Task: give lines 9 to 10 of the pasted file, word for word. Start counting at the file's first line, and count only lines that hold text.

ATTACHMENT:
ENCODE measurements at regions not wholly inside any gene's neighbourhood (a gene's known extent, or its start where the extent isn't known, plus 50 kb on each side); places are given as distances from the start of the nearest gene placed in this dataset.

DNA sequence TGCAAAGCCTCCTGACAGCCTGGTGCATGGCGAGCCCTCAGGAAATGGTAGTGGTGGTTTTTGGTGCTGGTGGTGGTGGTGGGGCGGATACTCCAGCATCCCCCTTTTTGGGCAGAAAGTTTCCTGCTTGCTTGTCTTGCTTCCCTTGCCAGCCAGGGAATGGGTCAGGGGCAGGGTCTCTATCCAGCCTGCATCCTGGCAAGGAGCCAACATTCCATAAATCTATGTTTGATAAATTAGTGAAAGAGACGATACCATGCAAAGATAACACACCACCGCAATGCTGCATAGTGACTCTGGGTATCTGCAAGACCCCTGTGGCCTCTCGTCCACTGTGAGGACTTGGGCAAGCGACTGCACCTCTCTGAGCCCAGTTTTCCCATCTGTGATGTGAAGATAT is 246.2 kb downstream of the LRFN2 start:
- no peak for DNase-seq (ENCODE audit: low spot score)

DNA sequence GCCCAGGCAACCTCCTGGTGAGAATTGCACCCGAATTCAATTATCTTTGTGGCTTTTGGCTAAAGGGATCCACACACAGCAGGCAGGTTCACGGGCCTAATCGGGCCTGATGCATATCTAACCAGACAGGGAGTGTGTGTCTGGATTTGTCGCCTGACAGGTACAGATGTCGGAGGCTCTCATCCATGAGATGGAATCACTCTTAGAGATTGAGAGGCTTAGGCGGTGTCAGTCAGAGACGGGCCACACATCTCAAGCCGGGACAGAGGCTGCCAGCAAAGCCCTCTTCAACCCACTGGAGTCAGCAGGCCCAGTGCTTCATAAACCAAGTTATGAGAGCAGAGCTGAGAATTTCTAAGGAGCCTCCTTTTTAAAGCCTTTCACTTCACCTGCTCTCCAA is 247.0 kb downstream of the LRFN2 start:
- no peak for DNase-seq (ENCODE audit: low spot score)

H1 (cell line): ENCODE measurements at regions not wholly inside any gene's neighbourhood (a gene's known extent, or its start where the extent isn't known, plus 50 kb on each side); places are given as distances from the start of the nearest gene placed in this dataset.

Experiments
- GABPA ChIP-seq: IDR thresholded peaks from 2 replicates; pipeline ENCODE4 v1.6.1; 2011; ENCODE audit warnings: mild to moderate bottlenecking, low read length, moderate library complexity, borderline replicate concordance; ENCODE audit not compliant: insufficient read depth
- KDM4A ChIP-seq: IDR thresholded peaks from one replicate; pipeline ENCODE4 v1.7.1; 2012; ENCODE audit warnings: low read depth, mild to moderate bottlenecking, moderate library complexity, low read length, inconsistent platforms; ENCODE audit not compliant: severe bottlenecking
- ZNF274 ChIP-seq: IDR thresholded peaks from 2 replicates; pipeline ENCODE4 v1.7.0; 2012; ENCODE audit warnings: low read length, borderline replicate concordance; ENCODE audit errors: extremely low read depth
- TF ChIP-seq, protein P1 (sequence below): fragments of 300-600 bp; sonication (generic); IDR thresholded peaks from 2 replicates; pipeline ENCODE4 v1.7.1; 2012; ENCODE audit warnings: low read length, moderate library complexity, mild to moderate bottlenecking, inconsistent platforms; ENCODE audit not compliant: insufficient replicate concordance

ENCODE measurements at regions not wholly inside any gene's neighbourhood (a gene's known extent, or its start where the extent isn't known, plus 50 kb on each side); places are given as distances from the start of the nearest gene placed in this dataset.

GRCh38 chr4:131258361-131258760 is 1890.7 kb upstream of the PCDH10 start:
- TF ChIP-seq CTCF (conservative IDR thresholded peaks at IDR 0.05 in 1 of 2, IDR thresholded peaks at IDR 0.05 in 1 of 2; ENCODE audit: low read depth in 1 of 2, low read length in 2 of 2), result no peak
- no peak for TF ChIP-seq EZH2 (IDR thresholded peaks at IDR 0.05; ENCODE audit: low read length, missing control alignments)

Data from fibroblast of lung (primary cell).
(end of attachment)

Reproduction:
- KDM4A ChIP-seq: IDR thresholded peaks from one replicate; pipeline ENCODE4 v1.7.1; 2012; ENCODE audit warnings: low read depth, mild to moderate bottlenecking, moderate library complexity, low read length, inconsistent platforms; ENCODE audit not compliant: severe bottlenecking
- ZNF274 ChIP-seq: IDR thresholded peaks from 2 replicates; pipeline ENCODE4 v1.7.0; 2012; ENCODE audit warnings: low read length, borderline replicate concordance; ENCODE audit errors: extremely low read depth